By showing RTMA intimately engaging with issues in Kolwezi, the film indirectly manages to portray the distance, and bias from which international-, or even national media outlets would engage with local complexities. This is especially salient in the context of the DRC, a country that knows recurrent metanarratives and objectification all too well.
“Kolwezi on Air” also shows that RTMA’s crew is not afraid to take on local politicians. Whether it’s scrutinizing the salary gap between employees of the state-owned railway company SNCC and Members of Parliament (monthly wages $80 and $8000 respectively), the expulsion of tradeswomen from the market, or questioning a ruling party politician over his claim that the constitution merely exist in order to obtain foreign aid, RTMA is on it. Ironically, the politicians often demand from journalists to justify the failures of the Congolese political class, and criticize them for what they call “deceiving the masses.”
Being a reporter in Kolwezi is far from easy. “There are realities of power that we face.” Especially when questioning the activities of “the powerful,” journalists in the DRC are frequently intimidated, and private stations shut down. Other forms of power also pose challenges. Congo’s notoriously inefficient power company SNEL, is a frequent source of blackouts and technical failures, causing delays in segments, which anger RTMA’s advertisers.
On the radio, Carlo Ngombe’s voice constantly accompanies Kolwezi’s citizens in their day-to-day lives: “We are no victims and there’s no culprit. We have a capacity to adapt that many people on earth do not have. So our precariousness, but especially our self-preservation, our ability to get by should command respect, not compassion, but respect.”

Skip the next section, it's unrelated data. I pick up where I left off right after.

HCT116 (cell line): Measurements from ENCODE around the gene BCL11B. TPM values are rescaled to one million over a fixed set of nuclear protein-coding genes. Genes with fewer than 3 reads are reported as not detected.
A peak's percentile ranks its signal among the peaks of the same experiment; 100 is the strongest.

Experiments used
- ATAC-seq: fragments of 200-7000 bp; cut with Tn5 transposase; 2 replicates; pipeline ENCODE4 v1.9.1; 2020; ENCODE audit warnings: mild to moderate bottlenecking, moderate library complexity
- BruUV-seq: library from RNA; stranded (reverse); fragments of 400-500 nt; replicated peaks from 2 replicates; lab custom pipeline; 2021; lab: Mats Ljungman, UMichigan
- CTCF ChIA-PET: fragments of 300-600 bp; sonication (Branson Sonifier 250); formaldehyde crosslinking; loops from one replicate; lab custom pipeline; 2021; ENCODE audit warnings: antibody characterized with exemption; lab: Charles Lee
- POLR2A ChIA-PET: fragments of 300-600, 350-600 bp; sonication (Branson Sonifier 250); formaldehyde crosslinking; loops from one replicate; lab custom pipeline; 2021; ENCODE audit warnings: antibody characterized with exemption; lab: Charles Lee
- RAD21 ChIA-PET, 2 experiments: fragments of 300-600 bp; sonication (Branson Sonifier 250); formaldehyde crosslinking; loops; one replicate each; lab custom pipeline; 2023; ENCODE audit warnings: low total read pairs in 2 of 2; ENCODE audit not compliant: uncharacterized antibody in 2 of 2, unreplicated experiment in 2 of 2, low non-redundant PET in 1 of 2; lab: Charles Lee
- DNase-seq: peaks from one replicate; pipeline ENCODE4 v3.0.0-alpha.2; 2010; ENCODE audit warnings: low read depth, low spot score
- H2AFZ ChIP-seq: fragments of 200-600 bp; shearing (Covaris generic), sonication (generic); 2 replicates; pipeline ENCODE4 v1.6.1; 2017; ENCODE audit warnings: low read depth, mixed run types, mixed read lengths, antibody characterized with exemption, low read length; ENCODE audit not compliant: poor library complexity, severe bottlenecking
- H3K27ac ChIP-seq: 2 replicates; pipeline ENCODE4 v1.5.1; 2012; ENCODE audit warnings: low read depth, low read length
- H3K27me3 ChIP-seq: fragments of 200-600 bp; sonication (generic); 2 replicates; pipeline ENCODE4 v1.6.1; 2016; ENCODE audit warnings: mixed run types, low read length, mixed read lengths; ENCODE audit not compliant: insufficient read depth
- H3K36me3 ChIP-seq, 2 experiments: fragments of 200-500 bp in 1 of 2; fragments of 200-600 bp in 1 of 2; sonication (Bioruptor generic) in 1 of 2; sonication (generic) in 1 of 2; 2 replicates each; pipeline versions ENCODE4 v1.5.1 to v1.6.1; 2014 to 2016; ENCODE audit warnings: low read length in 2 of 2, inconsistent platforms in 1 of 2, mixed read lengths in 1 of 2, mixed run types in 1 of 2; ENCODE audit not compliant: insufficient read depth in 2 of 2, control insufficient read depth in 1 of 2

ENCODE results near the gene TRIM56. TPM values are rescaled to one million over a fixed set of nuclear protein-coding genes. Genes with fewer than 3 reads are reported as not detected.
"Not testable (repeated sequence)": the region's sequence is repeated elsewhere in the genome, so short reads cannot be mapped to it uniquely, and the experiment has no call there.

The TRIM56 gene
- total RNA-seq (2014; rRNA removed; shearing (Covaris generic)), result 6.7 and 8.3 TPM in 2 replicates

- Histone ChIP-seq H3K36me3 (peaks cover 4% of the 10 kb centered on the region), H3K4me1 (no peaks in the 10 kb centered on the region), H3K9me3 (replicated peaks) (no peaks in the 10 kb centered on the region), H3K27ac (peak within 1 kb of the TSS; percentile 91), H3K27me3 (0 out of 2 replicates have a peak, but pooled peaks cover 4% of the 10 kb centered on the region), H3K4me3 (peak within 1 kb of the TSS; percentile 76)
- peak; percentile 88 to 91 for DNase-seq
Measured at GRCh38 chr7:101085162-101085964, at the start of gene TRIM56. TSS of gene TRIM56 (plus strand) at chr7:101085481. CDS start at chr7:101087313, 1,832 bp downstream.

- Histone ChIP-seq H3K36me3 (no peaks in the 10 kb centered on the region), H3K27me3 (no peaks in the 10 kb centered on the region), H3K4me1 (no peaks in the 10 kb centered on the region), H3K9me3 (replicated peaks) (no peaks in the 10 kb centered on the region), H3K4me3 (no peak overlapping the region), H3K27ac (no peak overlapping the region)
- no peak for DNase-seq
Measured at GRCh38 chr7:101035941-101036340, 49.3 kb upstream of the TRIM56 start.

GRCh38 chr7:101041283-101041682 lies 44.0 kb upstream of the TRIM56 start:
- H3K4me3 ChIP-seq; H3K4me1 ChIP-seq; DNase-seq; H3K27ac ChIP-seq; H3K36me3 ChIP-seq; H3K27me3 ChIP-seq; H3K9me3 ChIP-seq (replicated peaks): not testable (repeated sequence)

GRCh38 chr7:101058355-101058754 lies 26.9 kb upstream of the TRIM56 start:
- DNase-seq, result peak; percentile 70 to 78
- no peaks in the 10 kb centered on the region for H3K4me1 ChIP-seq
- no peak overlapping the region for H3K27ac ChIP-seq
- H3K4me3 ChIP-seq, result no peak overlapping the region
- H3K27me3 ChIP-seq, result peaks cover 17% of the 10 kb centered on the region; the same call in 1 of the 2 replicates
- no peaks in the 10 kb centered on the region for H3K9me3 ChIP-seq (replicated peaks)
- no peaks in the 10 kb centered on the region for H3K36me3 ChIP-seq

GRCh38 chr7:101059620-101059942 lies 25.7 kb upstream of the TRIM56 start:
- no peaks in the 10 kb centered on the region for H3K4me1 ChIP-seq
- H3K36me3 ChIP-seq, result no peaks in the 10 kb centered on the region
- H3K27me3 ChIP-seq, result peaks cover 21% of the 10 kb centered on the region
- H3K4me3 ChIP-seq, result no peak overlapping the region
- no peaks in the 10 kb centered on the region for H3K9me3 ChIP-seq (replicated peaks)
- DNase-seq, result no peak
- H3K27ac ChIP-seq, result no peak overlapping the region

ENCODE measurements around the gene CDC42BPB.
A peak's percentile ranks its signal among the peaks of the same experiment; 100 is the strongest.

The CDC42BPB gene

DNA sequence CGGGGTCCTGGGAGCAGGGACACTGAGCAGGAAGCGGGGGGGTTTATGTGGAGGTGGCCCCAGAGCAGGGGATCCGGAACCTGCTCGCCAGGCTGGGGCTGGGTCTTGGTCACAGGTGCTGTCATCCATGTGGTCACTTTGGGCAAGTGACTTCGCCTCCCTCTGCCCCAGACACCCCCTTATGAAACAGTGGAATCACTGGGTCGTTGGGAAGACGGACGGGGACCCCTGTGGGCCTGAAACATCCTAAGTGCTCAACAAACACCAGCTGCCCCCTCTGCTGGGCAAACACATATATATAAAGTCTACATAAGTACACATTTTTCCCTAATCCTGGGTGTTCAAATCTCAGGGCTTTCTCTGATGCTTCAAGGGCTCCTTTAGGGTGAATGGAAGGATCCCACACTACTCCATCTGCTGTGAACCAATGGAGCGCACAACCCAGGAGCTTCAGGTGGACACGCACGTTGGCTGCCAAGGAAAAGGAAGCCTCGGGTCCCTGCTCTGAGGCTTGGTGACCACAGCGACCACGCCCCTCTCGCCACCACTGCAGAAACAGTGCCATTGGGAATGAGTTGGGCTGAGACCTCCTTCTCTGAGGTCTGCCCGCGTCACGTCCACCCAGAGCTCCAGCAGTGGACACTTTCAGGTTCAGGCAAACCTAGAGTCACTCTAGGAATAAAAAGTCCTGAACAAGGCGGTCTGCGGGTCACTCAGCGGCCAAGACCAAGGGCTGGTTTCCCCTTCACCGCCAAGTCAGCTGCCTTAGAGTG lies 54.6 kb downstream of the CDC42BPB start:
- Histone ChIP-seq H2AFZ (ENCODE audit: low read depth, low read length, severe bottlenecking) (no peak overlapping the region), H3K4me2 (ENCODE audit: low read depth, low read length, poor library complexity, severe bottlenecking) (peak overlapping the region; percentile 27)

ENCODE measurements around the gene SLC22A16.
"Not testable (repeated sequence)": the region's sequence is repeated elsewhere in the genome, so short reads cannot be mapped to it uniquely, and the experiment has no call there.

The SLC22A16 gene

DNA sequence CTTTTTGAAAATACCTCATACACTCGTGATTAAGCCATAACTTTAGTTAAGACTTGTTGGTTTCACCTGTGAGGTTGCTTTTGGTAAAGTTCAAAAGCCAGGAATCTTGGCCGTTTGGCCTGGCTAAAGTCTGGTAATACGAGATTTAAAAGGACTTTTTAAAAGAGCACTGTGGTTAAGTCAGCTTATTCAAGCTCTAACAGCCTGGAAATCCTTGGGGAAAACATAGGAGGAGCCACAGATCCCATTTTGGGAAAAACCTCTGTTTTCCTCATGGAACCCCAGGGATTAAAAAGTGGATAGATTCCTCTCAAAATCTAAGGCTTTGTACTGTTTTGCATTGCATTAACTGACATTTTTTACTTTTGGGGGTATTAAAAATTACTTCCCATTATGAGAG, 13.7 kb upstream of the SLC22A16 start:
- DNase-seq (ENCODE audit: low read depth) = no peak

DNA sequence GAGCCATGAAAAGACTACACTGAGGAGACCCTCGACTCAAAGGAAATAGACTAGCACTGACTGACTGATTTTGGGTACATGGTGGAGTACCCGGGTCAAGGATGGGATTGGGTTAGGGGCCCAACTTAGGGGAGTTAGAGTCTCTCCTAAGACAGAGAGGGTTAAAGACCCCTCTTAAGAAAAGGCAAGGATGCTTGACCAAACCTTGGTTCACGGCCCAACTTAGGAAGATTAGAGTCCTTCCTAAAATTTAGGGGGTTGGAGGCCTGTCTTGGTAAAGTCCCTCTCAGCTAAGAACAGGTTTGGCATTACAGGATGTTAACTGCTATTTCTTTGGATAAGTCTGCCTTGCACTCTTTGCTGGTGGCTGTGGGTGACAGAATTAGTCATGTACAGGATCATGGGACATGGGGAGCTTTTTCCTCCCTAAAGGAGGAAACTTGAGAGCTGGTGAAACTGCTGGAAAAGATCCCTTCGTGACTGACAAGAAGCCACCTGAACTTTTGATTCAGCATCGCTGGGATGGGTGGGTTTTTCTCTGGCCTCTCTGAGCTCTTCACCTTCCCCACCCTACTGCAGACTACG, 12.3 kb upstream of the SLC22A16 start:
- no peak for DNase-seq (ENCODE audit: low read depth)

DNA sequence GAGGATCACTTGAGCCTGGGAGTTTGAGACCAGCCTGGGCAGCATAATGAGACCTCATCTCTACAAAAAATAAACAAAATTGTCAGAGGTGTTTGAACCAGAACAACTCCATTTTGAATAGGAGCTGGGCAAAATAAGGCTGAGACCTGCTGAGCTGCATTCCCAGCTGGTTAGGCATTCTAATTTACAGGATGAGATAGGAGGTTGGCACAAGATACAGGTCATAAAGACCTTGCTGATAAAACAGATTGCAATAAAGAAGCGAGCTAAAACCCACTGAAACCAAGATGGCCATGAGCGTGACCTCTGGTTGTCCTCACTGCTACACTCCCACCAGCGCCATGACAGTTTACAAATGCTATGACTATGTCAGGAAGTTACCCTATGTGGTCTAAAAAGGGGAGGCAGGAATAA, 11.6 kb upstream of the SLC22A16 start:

These words not only characterize the psyche of Kolwezi’s 500,000 residents, but also very well describe the objective of the film. Some might argue that the film engages in the “glorification of the local”, and it could do more to highlight the broader realities of political, economic, and historical dynamics of Kolwezi, Katanga, and the DRC (colonial history, multinational mining, etcetera). But director Idriss Gabel and his team have recognized that the international perception of the DRC has already been shaped sufficiently by controversial metanarratives about why Congolese people are constantly victimized. If one considers the coverage of RTMA carefully, the discourse of its reporters, and their encounters with mining sites, state employees, politicians, magicians, Chinese residents, and musicians all embody this assemblage, which defines Kolwezi’s broader reality.
More importantly, “Kolwezi on Air” achieves to demonstrate what makes RTMA’s perspective so important. The station embodies the struggles of Kolwezi’s residents, whether they are coping with power outages, making ends meet, or having to pursue multiple obligations simultaneously. The DRC needs less objectifying metanarratives from the West, and needs more RTMA’s.
- “Kolwezi on Air” (2016) screens on October 14th at the annual Margaret Mead Film Festival in New York City. The screening is co-presented with the Africa Film Festival.